I was born in a small town. Raised there, live there and will die here. Only during the now ex husband’s Air Force service I lived in a couple of villages. So small that the post office was in the corner of the general store. Upper Peninsula of Michigan way out on the end with full Lake Superior lake effect winters.

  3. janinecatmom

    I have mixed thoughts about living in a small town. I like the sense of community and how everyone is there when you need them. But I also like to be alone sometimes too and wouldn’t want anyone knowing everything about me.

  4. Carolyn Brown

    Good morning everyone. Thank you for commenting! They say that an author should write about what she knows and since I’ve lived in a small town most of my life, that’s what I know. But aside from that, I love living in our small town. Our whole county has only three traffic lights, one in Davis, Oklahoma and two in Sulphur, Oklahoma.

    • Karina

      I live in the suburbs, but do vacations in a small town in Idaho. When I was young I used to say never would I live in a small town. Now I would like to retire in a small town.

  5. Jane Hamby

    I was born and raised in a City. I have lived in a small town for 13 years now and I love it.
    very peaceful

  6. Kim Cornwell

    I love Miss Carolyn’s books! They make your heart feel good!

  7. Kim Cornwell

    I was born in a small town and would love to move back to one!

  8. laurieg72l

    I grew up in a city of 12K people. Loved the small town vibe. Now we live most of the year in a rural area on a small lake. Love the freedom to do what I want, take a hike, take a walk, lots of privacy, yet still close enough, 30 miles, to visit a larger city and it’s stores etc.

  9. Teresa Fordice

    YES born and raised in VERY small town!! LOVE it and reading about them!!

  10. isisthe12th

    I live in the city and love it. I like to visit small towns. Thank you

  11. Elisabeth

    Born and raise in the city, and even if I love it, there are moments I wonder about the peks of living in a small town! :§)

  12. Angel Crum

    I grew up in a small town and I loved it but I prefer a bigger town now

  13. Diane Sallans

    I do live in a small town, but it’s not far from a couple small cities and about an hour from a really big city

  14. BrooklynShoeBabe

    I absolutely do not live in a small town. I live in New York City–born and bred, which is probably why I’m such a sucker for small town contemporary romances. My parents vacation in a small town where there is only one fire department and Santa Claus rides the fire truck and gives out candy after their annual Christmas tree lighting in the town square. If I knew how to drive, I could see myself living in a small town. My only fear would be the lack of cuisine diversity.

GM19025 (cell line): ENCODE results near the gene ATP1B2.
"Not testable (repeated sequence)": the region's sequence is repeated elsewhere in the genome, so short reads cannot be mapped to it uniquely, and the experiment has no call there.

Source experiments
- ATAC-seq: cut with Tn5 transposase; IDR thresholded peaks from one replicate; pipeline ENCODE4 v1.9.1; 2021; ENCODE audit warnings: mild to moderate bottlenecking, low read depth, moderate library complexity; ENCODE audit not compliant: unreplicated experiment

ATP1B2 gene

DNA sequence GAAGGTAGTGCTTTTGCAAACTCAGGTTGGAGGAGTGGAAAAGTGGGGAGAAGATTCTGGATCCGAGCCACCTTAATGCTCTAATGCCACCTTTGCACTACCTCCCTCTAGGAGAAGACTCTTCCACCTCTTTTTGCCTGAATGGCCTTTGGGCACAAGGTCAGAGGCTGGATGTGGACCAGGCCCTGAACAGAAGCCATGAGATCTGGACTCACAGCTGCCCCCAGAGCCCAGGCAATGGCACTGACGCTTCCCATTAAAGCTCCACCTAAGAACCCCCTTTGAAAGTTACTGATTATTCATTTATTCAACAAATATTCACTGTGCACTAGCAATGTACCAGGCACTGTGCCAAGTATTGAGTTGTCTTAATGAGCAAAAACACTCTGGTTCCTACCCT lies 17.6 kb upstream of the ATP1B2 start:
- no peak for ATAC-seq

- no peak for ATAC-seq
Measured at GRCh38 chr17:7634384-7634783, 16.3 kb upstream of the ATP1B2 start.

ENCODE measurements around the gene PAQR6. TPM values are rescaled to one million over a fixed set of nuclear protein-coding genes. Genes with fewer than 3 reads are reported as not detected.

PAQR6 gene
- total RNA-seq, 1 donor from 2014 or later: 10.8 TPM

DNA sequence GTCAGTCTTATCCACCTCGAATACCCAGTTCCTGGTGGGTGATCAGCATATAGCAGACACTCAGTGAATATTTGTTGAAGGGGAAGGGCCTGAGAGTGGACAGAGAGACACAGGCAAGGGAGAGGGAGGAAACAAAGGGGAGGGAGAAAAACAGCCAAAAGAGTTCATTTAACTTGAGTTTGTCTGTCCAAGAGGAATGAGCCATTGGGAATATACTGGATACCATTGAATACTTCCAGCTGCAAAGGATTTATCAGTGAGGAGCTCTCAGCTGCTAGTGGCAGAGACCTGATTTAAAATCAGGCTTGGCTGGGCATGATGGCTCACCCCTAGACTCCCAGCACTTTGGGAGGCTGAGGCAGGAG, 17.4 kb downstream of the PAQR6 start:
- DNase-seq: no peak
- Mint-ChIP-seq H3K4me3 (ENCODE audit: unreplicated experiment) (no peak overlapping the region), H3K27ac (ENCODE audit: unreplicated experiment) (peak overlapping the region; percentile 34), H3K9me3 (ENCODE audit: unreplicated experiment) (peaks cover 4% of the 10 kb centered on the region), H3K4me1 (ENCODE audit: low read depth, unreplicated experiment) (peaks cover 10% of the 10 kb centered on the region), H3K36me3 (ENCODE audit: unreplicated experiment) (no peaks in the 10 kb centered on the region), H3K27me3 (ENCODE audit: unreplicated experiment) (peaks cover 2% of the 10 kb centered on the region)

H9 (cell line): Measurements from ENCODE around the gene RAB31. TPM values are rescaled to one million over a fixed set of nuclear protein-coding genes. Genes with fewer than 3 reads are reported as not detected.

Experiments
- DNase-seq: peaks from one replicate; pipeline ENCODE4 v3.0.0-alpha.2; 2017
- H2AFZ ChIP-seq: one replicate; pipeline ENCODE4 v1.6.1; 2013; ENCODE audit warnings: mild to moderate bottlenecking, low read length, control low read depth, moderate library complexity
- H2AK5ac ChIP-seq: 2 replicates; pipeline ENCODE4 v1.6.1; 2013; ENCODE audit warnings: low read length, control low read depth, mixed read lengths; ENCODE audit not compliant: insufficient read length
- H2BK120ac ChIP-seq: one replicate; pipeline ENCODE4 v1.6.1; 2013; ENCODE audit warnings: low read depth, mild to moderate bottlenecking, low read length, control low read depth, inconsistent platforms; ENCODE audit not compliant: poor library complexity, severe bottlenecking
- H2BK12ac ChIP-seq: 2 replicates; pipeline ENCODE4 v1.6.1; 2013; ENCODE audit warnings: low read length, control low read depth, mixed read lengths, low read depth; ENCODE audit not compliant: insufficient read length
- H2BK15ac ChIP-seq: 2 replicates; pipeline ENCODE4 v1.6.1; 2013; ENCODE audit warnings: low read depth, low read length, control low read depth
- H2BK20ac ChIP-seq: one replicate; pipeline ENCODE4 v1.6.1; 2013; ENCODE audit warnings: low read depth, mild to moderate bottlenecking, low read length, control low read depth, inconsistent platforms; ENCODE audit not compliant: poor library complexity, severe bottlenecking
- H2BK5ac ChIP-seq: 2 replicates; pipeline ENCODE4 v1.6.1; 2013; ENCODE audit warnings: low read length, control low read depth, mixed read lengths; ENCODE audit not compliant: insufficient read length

15. Joanne B

    I’ve always lived in big cities, never small towns, but I would love to. Small towns seem friendlier, everyone knows and helps each other out, and there’s always someone to talk to.

  16. JOYE I

    I grew up in a small Colorado town which I liked then. Doubt if I could live there now since I have seen what is available in a big city.

  17. Teresa Williams

    I was born and raised in a small town Enterprise Alabama and it’s very big now .I live in Cullman,Alabama and it’s very big .We have 4 exits off the interstate.I love it here.

  18. Caro

    I live in a city and I love it. So no, I wouldn’t want to live in a small town, except for a vacation, with an expiration date. 🙂

  19. Kay Garrett

    I definitely live in a small town – well right outside the city limits of it. Our city is the county seat and it’s populations is less than 3,000. We moved here last year. It’s where we always wanted to live and are beyond thrilled to be here. Been here right at a year so all moved in and settled. 🙂
    2clowns at arkansas dot net

  20. Banana cake

    I live in Austin tx definitely not a small town. I lived in a small town during college and I hated it.

  21. diannekc

    I don’t live in a small town, but my sister does. I really like the feel of a small town and hope to live there one day.

  22. Kathleen O

    I moved from a very large city of millions, to a small city of just over 100,000.. But I feel like I live in a small town sometimes.

  23. erahime

    There are some pros and cons to living everywhere. For me, it depends on the people, the size, and location. So who knows.

  24. Glenda

    When I was 10 we moved from the LA Suburbs to small town GA where I lived for 12 years. That was many years ago and now that small town is no longer really a small town.

  25. Jana Leah

    I haven’t. I might consider it if it was close enough to a big city.

  26. Shannon Capelle

    Right now I dont but I want to! I have when I was younger and I miss it!

  27. Lesley McIntosh

    I live in a small rural town , after retiring from farming for over 40 years so never want to live in a city as I love the open spaces

  28. Colleen Capelle

    No, but I would absolutely LOVE to. I’ve always been a fan of that small town charm and how everyone knows one another. We visited my dad’s small town in Ohio and he showed us the “town”. We drove past it in less than 2 minutes. I loved being there and I would love to go again. There wasn’t stop lights or crowds, people said hello and opened the doors, and the apple cider was so yummy.

  29. Terrill R.

    I grew up in a small town and then left for college saying I would never live in a small town again. Ten years ago after our kids were born, we moved to small town and I love it!